My Fishy Valentine
For many species, the perfect mate is a symmetrical mate
IT SEEMS that some fish females agree with what many human females have known for years: The qualities they find appealing in mates while young do not necessarily remain so during middle age--and that includes looks. A new study by Ohio University researchers found that female swordtail fish begin to favor males with asymmetrical markings as they grow older. Most studies of mate preferences among all species--including humans--have found that females tend to prefer mates with symmetrical features. But when biologist Molly Morris noticed that the swordtails she was studying showed, on average, no preference for either symmetrical or asymmetrical markings, she decided to take a closer look.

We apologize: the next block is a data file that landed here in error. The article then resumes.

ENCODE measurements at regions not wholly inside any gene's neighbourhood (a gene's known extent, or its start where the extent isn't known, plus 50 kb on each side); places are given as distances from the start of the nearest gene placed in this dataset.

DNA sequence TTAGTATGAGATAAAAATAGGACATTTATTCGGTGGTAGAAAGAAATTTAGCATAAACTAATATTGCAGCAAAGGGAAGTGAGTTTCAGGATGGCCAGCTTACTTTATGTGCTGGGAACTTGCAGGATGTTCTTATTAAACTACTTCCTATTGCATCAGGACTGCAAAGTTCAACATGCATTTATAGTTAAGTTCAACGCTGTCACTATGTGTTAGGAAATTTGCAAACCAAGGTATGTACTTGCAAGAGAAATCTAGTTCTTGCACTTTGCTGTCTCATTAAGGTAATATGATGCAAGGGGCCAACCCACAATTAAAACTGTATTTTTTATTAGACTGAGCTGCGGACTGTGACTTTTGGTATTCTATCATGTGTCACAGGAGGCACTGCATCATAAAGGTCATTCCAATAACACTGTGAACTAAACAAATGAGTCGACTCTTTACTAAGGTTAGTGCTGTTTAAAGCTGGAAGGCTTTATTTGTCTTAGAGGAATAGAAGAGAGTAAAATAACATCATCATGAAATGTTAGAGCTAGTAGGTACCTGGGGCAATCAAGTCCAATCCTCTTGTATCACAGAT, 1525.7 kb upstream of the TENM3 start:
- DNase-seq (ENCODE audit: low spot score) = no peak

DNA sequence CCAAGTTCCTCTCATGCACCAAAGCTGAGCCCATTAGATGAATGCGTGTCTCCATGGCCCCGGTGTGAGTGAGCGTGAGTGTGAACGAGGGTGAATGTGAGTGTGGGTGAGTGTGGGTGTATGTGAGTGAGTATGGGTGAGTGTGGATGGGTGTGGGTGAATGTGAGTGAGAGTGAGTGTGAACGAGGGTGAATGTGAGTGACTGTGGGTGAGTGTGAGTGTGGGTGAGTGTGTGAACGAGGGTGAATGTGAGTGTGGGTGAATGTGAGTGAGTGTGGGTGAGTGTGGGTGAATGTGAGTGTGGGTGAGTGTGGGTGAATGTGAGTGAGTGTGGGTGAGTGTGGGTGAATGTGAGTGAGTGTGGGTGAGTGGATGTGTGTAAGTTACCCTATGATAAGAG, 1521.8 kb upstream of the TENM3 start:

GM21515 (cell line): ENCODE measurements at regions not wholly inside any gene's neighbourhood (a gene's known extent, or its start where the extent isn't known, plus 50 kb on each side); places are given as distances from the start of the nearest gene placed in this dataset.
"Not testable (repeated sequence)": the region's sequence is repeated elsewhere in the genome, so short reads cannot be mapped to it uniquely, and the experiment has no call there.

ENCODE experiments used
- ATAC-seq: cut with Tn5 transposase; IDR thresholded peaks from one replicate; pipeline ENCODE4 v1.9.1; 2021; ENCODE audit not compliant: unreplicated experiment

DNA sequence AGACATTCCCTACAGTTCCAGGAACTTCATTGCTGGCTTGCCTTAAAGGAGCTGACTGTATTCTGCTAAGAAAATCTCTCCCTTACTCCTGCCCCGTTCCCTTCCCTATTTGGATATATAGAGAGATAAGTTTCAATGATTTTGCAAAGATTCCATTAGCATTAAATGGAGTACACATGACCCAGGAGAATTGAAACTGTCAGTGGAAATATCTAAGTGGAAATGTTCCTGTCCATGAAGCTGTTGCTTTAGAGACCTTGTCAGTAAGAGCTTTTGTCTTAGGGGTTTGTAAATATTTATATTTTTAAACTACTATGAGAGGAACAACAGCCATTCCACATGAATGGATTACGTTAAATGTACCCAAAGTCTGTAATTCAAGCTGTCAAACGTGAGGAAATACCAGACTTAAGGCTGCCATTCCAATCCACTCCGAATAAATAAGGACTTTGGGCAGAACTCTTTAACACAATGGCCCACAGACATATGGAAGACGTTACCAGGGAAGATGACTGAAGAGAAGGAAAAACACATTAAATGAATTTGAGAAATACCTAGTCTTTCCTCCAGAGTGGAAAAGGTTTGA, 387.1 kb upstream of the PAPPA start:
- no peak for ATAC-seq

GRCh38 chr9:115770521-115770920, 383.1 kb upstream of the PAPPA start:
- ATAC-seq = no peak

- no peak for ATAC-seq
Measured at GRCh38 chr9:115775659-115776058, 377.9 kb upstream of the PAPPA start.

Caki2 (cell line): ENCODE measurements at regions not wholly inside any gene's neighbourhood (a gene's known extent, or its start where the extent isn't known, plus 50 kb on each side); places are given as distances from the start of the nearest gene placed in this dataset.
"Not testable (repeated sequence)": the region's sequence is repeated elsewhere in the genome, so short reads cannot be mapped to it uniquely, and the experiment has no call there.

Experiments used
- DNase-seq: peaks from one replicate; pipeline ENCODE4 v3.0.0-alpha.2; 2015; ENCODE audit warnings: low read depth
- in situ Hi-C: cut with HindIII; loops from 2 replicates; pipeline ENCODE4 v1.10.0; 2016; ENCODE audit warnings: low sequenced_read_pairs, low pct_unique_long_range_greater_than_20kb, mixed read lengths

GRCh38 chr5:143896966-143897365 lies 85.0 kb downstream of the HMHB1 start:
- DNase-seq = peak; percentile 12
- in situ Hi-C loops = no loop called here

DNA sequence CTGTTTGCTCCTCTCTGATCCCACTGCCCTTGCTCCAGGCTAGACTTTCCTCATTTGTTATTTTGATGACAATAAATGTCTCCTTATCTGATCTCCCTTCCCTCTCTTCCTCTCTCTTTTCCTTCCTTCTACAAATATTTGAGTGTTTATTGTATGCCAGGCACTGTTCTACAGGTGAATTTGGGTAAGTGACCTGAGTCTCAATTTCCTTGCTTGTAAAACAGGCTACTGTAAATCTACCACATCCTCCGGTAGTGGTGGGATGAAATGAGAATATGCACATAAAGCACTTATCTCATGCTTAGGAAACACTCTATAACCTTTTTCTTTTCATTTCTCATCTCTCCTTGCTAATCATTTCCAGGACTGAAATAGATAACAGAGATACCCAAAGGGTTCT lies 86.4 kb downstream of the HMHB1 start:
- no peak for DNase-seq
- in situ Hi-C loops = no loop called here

She found that, in fact, female swordtails show a strong early preference for symmetry, then switch mid-life to prefer imperfect mates. Morris says that once she thought about it, preference for asymmetry was not entirely surprising. "We think of females as preferring symmetry so that they can get better mates," she says. "But it's not just good genes that matter. Maybe symmetrical males are easier to see and so they attract more predators. Or maybe symmetrical males are more popular so they don't have as much sperm left."
Or maybe asymmetrical males are just better conversationalists. Whatever the reason, Morris says that the phenomenon of changing mate preferences mid-life is unlikely to be limited to swordtails. "This idea that females switch preferences is starting to be found in all types of organisms," she says.